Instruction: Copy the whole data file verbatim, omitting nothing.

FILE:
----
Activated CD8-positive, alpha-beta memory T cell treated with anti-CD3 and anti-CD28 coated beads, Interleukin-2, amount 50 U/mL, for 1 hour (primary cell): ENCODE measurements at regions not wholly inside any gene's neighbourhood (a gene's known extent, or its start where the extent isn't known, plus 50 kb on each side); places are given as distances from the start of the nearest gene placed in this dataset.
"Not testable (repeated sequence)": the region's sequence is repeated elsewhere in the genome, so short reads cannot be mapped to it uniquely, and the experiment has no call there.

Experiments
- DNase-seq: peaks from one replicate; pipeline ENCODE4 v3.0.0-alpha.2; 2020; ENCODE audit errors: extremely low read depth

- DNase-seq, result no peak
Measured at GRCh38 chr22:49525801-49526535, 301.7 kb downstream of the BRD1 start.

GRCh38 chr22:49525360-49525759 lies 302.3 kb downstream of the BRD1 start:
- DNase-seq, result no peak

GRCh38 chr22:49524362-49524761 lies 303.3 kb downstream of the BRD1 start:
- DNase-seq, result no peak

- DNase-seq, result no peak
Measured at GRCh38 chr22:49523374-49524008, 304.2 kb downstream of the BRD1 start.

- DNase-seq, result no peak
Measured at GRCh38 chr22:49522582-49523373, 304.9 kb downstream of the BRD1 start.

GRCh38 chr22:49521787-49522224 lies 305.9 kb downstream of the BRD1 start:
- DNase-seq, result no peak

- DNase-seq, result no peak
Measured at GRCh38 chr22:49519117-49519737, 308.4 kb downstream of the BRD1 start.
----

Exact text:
Activated CD8-positive, alpha-beta memory T cell treated with anti-CD3 and anti-CD28 coated beads, Interleukin-2, amount 50 U/mL, for 1 hour (primary cell): ENCODE measurements at regions not wholly inside any gene's neighbourhood (a gene's known extent, or its start where the extent isn't known, plus 50 kb on each side); places are given as distances from the start of the nearest gene placed in this dataset.
"Not testable (repeated sequence)": the region's sequence is repeated elsewhere in the genome, so short reads cannot be mapped to it uniquely, and the experiment has no call there.

Experiments
- DNase-seq: peaks from one replicate; pipeline ENCODE4 v3.0.0-alpha.2; 2020; ENCODE audit errors: extremely low read depth

- DNase-seq, result no peak
Measured at GRCh38 chr22:49525801-49526535, 301.7 kb downstream of the BRD1 start.

GRCh38 chr22:49525360-49525759 lies 302.3 kb downstream of the BRD1 start:
- DNase-seq, result no peak

GRCh38 chr22:49524362-49524761 lies 303.3 kb downstream of the BRD1 start:
- DNase-seq, result no peak

- DNase-seq, result no peak
Measured at GRCh38 chr22:49523374-49524008, 304.2 kb downstream of the BRD1 start.

- DNase-seq, result no peak
Measured at GRCh38 chr22:49522582-49523373, 304.9 kb downstream of the BRD1 start.

GRCh38 chr22:49521787-49522224 lies 305.9 kb downstream of the BRD1 start:
- DNase-seq, result no peak

- DNase-seq, result no peak
Measured at GRCh38 chr22:49519117-49519737, 308.4 kb downstream of the BRD1 start.